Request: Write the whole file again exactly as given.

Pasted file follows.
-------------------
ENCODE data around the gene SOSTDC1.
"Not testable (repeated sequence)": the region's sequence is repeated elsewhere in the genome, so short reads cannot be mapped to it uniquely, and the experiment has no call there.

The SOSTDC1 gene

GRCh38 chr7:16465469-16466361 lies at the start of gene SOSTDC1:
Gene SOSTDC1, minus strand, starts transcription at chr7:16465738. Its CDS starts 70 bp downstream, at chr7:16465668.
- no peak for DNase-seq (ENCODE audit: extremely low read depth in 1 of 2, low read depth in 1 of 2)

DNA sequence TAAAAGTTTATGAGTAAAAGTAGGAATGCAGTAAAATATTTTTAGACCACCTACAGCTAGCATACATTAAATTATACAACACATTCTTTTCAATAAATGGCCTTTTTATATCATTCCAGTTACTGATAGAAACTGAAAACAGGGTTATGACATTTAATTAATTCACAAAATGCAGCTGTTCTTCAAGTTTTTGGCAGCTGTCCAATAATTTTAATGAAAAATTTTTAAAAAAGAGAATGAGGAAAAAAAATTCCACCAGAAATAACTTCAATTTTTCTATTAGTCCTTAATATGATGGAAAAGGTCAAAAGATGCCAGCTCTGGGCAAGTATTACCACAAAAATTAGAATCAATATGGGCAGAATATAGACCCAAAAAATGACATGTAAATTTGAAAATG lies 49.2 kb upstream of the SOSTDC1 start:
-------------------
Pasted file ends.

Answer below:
ENCODE data around the gene SOSTDC1.
"Not testable (repeated sequence)": the region's sequence is repeated elsewhere in the genome, so short reads cannot be mapped to it uniquely, and the experiment has no call there.

The SOSTDC1 gene

GRCh38 chr7:16465469-16466361 lies at the start of gene SOSTDC1:
Gene SOSTDC1, minus strand, starts transcription at chr7:16465738. Its CDS starts 70 bp downstream, at chr7:16465668.
- no peak for DNase-seq (ENCODE audit: extremely low read depth in 1 of 2, low read depth in 1 of 2)

DNA sequence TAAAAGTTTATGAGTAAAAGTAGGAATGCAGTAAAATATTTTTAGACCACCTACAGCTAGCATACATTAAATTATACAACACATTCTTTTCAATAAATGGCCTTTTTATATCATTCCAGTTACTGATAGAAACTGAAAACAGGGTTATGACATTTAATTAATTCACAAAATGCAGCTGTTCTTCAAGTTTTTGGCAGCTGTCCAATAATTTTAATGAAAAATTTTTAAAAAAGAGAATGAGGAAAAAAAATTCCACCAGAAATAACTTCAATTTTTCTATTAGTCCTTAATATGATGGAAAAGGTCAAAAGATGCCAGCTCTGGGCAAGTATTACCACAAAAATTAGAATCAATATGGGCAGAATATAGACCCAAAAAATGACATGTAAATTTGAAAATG lies 49.2 kb upstream of the SOSTDC1 start: